The Fresh Loaf

News & Information for Amateur Bakers and Artisan Bread Enthusiasts

09th bake. 11/28-29/2019. HWSW, Kamut, KA AP, VWG, vit. C.

idaveindy's picture
idaveindy

09th bake. 11/28-29/2019. HWSW, Kamut, KA AP, VWG, vit. C.

Goals: 90% whole grain, 1 kg of dough,  88% hydration, 1.9% salt, 10% pre-fermented flour.

Nov 28, 2019.

6:05pm, intitial mix:  363 g home milled Prairie Gold HWSW, 65 g home milled Kamut, 50 g King Arthur unbleached all-purpose flour 11.7% protein, (478 g flour so far), 394 g water, 15 g vital wheat gluten, 1/8th tablet of 500 mg vitamin C.

(Just now noticed that I did not include the VWG in the total flour.)

7:09pm, folded in: 109 g of 100% hydration levain.  Was fed previous day, and two days before that, and spent the last 24 hr in fridge.  Levain is a mish-mash of King Arthur unbleached AP flour, Prairie Gold, and BRM whole wheat pastry flour.

 Flour now: 532.  Water now: 448.  Hydration now: 84.2%.

Assuming 18 g AP flour in the levain, and the rest is whole grain, then whole grain percentage is 87.2%.

7:39pm: stretch and fold.

8:09pm: added 20 g water and 10.1 g salt via stretch and folds.  Was too aggressive and tore the dough some.

Note:  need to up hydration to at least 90%.

Flour: 532 g. Water: 468 g. Hydration: 87.97%.  (Update:  only 85.55% counting the VWG.)

Total weight: 1025 grams, less what stuck to mixing bowl, plus flour used for dusting, and what adhered from banneton.

8:45pm: shaped, dusted with mix of  rice flour, AP flour and WW pastry flour, put in lined/dusted banneton, covered and into fridge.  Should have bulk fermented more, but wanted to get to bed.

Nov 29, 2019.

9:21am: warmed up oven and Lodge 3.2 qt combo-cooker dutch oven at 495/475*.

10:23am: Lightly coated inside bottom of pot (not the lid/skillet) with avocado oil, dusted it with corn meal. Dusted seam side of dough ("up" side as it sat in the banneton) with corn meal. Placed a circle of parchment paper over the corn meal on the dough.  Inverted the cast iron pot over the banneton and rotated them so the dough plopped into the pot.  Made a shallow X score on top of the dough ball in the pot.

Note: as it was too under-fermented, and likely under-hydrated, scoring should have likely been deeper.

10:27am: start bake, covered, 475/455* F.    15 minutes.

10:42am: reduce oven thermostat to 430/410* F, pot still covered.  15 minutes.

10:57am: uncover, reduce oven thermostst to 400/380* F.  50 minutes.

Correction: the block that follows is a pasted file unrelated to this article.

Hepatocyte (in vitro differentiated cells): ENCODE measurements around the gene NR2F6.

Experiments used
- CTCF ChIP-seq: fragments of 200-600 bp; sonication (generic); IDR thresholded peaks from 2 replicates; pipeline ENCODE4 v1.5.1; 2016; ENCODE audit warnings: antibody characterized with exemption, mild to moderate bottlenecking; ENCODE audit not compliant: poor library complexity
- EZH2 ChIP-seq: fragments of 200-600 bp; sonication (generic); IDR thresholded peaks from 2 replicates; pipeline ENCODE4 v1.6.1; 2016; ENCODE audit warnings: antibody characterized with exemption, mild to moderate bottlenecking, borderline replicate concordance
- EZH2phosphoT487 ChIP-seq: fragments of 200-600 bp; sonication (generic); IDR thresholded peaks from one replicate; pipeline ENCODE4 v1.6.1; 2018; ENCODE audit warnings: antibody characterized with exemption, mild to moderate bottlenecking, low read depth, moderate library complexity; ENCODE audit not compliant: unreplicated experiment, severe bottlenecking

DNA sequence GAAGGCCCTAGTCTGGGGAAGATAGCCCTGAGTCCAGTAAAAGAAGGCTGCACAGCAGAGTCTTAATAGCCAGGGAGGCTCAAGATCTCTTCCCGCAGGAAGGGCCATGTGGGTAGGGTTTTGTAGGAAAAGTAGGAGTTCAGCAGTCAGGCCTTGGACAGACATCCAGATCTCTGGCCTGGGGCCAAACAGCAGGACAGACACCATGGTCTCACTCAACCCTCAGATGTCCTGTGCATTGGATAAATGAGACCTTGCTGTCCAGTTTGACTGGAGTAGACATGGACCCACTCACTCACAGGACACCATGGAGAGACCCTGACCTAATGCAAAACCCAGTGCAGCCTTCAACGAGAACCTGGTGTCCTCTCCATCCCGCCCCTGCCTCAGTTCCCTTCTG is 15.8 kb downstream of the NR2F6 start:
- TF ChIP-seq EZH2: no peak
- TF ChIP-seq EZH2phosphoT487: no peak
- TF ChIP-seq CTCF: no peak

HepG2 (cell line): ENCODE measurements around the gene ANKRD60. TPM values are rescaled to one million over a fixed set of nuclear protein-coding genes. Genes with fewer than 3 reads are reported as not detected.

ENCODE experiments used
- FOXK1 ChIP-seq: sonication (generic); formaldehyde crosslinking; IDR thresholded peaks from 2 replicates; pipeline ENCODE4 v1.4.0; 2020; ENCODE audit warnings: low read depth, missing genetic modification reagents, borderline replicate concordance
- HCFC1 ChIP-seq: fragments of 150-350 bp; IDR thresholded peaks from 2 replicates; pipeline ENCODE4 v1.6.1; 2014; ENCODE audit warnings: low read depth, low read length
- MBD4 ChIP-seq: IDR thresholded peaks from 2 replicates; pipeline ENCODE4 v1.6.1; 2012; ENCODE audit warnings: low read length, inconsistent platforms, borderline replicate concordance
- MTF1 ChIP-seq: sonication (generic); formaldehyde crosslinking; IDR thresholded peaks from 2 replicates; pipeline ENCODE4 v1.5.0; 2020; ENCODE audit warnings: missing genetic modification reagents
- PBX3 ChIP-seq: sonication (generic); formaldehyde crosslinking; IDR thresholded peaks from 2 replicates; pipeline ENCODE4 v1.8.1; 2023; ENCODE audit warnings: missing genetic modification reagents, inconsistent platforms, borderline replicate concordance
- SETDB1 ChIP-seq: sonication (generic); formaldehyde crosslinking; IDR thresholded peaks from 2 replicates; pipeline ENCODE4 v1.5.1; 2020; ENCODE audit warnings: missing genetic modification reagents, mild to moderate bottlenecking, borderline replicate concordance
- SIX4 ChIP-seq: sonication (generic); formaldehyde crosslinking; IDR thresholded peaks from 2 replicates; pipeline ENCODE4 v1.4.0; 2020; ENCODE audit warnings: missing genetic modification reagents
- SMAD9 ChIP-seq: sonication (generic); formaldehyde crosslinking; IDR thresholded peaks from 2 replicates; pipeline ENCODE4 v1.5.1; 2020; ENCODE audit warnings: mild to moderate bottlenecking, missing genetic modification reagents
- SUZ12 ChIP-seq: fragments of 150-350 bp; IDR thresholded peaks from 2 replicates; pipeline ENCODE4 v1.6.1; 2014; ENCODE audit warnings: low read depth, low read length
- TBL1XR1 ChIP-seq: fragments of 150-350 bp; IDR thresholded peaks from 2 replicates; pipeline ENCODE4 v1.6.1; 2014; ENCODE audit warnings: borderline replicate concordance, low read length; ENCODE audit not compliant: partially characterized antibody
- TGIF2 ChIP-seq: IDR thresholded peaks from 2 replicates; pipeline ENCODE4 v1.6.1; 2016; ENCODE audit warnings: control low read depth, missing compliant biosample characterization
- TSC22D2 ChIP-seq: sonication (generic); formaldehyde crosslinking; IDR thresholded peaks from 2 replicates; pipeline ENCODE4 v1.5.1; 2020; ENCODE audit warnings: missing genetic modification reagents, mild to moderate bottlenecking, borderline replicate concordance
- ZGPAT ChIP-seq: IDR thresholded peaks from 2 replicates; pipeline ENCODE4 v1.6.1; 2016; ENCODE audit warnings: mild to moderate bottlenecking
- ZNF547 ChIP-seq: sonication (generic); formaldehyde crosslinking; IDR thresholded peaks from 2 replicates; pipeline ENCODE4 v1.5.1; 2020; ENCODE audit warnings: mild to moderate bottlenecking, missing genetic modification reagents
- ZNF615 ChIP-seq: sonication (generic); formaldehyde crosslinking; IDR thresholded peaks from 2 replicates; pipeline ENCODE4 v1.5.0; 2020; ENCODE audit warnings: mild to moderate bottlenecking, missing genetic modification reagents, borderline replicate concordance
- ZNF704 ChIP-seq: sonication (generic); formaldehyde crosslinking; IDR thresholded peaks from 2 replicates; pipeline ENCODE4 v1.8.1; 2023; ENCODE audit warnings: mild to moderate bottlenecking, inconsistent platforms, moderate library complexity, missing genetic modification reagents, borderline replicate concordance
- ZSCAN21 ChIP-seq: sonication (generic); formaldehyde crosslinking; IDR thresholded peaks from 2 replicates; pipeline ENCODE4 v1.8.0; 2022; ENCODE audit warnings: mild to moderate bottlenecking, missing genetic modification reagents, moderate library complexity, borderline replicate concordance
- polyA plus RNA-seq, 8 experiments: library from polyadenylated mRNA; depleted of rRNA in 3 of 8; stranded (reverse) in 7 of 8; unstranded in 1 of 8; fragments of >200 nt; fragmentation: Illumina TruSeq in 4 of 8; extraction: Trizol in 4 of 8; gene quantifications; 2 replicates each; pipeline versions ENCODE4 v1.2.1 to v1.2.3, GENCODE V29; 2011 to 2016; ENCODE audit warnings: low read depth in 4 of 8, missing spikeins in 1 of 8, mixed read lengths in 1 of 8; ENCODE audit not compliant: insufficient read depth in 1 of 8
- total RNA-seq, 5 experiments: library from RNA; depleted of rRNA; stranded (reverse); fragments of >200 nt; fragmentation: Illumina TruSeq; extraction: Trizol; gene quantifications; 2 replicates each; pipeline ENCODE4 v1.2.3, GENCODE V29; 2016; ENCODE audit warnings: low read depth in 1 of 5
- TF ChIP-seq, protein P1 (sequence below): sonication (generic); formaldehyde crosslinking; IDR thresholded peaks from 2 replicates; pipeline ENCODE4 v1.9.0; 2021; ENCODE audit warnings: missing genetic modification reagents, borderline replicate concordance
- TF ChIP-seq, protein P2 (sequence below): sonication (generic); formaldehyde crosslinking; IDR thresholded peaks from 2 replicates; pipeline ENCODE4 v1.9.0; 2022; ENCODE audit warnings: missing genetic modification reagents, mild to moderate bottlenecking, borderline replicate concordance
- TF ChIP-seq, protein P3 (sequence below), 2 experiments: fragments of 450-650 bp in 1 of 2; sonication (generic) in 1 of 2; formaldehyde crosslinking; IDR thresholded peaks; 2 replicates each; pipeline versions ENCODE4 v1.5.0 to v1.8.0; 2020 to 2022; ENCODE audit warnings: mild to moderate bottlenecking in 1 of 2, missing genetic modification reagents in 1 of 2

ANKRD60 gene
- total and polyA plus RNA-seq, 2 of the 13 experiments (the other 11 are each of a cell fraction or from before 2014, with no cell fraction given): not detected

11:47am: Remove from oven.  Internal temp = 210.7 F.

Total bake time: 80 minutes.  (30 min covered, 50 min uncovered.)

* First number indicates oven thermostat setting, second number is actual temp according to a <$5 oven thermometer.

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1:27pm: cut open.  Crumb not very open, but open enough and light (not dense) for a 90% whole grain loaf.  Taste is not as good as previous bakes, probably due to insufficient bulk ferment, and not using any rye flour.

 

 

 

Comments

DanAyo's picture
DanAyo

Dave, an 1 hour and 36 minutes is not nearly long enough to ferment your dough. There is approximately 2-3 hours of lag time before your levain starts producing enough yeast to begin to raise the dough.

Maybe you could have retarded the dough (in bulk) and then in the morning put it out to continue the BF. Timing for your BF will vary greatly, depending on your starter and most importantly, the temperature. Even using whole grain, it seems 5 hours or so might be needed to properly ferment the dough using your percentage of pre-fermented flour.

Looks like you are on the right track, by increasing your hydration because of the large amount of whole grain. Next time you could start @ 80%. Then measure out an additional 20% and put in a separate bowl. Don’t add more water until you have thoroughly mixed in your salt. I say this because the salt will tighten the dough considerably. Great that you are autolysing. Let the levain mixed dough rest 30 minutes before incorporating the salt. After the salt is fully mixed, start adding the extra water until it feels right to you. Keep in mind when adjusting the hydration that your dough will slacken a great deal by the time it comes to pre-shaping. After you are happy with the hydration, weigh the remaining water in the bowl. Subtract that from the weight of the initial water in the bowl. Take that number and add it to your starting water weight in the dough and figure the accurate hydration for that dough. Next time you’ll have your custom hydration dialed in for future use.